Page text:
REVIEW: Warner shits the bed with BATMAN: HUSH (2019)

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I stopped collecting comic books around 1996 or 1997. The hobby was no longer interesting; it became too expensive to buy new issues because speculators were driving the prices up, and the incessant need to throw all of the hyper-kinetic and overdrawn X-Men styled art on everything. Given that I had missed about twenty years of storylines, there had to be some good stuff in there, right?

I affectionately call this period my ‘blind-spot.’ I missed The Boys, and countless other things that had already come and gone. In 2002 there was a nine issue story arc that occurred in the pages of Batman, which later had been republished many times as Batman: Hush. It was a story that was written by Jeff Loeb and drawn by Jim Lee. I have been trying to catch up on older Batman stories that I’ve missed, and last year, I made my way through Hush. I can understand the acclaim; the story was quite engaging with some great artwork by Jim Lee. I’m not the biggest fan of Lee, mainly due to my dislike for what was the comic book trend of the mid-nineties (of which I still can’t help but unfairly lump him in with). That being said, his work on Batman in general should be commended.

I did have some problems with Hush, however, which is why I was concerned when I had heard that Warner Animation was going to be releasing an animated version last year. One of my biggest problems with the graphic novel had to do with the ending. I thought that the motivations of the antagonist ultimately proved to be too simplistic and materialistic given how epic the story had played out. Recent DC animation takes a great deal of liberty with the source material, and considering I had already felt Hush ended up shitting the bed by its final pages, my interest in the animated film wasn’t strong to begin with.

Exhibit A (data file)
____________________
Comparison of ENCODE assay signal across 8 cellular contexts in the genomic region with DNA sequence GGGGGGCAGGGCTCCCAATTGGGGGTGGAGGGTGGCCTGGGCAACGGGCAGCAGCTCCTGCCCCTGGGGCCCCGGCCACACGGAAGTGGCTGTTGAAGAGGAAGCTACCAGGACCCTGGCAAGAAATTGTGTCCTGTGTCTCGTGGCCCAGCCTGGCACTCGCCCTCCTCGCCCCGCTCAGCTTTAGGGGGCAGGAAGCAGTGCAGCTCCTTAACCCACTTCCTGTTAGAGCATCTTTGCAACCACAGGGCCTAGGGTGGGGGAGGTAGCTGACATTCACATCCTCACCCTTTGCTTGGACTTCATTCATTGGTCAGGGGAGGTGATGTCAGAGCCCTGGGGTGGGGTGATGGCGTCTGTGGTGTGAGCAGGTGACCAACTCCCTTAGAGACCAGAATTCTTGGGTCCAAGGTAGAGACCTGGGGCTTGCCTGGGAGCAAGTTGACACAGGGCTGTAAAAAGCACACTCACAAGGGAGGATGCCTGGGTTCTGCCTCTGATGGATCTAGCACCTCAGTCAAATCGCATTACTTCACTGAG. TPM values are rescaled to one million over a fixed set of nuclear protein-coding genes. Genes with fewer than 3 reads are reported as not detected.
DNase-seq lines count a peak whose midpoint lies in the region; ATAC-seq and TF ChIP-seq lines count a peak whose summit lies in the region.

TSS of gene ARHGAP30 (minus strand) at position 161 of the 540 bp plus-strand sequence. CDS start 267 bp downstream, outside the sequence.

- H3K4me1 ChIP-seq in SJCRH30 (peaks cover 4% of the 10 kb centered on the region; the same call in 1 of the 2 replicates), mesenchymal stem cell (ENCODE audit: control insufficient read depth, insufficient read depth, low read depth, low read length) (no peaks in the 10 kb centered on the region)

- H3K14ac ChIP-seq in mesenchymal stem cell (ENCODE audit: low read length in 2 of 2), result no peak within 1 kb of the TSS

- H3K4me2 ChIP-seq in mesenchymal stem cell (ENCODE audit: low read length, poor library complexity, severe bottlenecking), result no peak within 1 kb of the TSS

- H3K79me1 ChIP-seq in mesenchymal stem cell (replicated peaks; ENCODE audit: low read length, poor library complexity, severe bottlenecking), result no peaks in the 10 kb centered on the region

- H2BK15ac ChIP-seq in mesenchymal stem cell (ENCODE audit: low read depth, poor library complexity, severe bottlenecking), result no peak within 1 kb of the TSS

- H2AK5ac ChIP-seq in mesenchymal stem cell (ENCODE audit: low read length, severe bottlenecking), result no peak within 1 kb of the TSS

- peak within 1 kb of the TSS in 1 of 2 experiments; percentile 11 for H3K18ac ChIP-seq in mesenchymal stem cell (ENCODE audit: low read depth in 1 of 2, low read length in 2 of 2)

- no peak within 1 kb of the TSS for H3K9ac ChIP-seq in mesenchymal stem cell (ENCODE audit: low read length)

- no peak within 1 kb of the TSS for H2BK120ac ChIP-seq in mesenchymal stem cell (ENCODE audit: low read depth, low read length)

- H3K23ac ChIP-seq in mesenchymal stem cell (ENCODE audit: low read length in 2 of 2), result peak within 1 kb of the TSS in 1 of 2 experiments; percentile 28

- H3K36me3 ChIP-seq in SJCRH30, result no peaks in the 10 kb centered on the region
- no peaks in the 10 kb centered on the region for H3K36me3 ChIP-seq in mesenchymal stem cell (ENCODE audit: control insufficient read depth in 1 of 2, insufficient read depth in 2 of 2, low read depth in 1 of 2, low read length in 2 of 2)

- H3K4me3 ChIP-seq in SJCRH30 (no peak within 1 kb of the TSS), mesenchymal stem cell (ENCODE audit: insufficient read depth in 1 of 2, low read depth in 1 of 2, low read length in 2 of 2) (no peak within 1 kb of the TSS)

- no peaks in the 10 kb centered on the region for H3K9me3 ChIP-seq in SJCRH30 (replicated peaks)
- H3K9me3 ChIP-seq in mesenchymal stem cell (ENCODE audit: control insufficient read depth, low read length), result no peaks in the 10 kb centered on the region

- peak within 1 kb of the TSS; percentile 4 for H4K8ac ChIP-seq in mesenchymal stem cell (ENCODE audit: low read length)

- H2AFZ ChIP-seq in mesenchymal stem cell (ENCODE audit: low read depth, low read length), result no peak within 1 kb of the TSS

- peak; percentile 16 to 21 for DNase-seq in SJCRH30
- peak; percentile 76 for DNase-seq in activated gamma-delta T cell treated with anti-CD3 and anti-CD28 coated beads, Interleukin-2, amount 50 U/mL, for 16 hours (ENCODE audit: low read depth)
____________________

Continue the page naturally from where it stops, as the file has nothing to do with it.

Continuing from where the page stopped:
Oh boy, was I right?

Hush revolves around a mysterious stalker with a bandaged face that seems to be going out of his way to kill Bruce Wayne and The Batman. Hush has managed to gaslight a great deal of Batman’s rogue’s gallery to make Bruce’s life a living hell. Every villain from Bane, to Joker, to Poison Ivy seem to be pawns in Hush’s master plan. Along the way, a strong romance has blossomed between Batman and Selina Kyle (Catwoman)…

You know, I don’t want to rehash the plot. In the comics, Hush was a fairly long story arc that remained quite intricate for the most part, and the initial reveal of Hush’s identity, while telegraphed somewhat early on, was one of the more fascinating elements to the story. His motivations may have been rather gnar-gnar, but there was still a fairly strong who-done-it story that was engaging and thrilling. The animated version doesn’t even scratch ninety minutes, so if you are familiar with the story you can probably guess that much of the story had to have been condensed or recombined. I get that, anybody would, but whoever decided to revise the big reveal the way they did here need to understand that the results are disastrous. It is such a hairbrained compromise that what was already a sketchy ending, has been turned into an unbelievable clusterfuck. I suppose those not familiar with the source material will be fine with it, but just another fifteen minutes of production budget could have salvaged this. But the biggest mistake was the end sequence between Bruce and Selina. During the pages of the comic, while the romance was a palpable one, there was also a tension that was building along the way. During the climax, the final conversation between the two had a certain poignance. In this film, it comes off as a hollow and empty throwaway excuse for drama.

Oh well, Batman: Hush is a brisk view. If you lower your expectations, you’ll get some decent action for Warner Animation standards and a chance to run into some of your favorite characters. But as an adaptation, perhaps Warner should invest a little more in their Animation department rather than churning out cynical cash grabs such as this.

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REVIEW: Warner shits the bed with BATMAN: HUSH (2019)

by Matthew Reel time to read: 3 min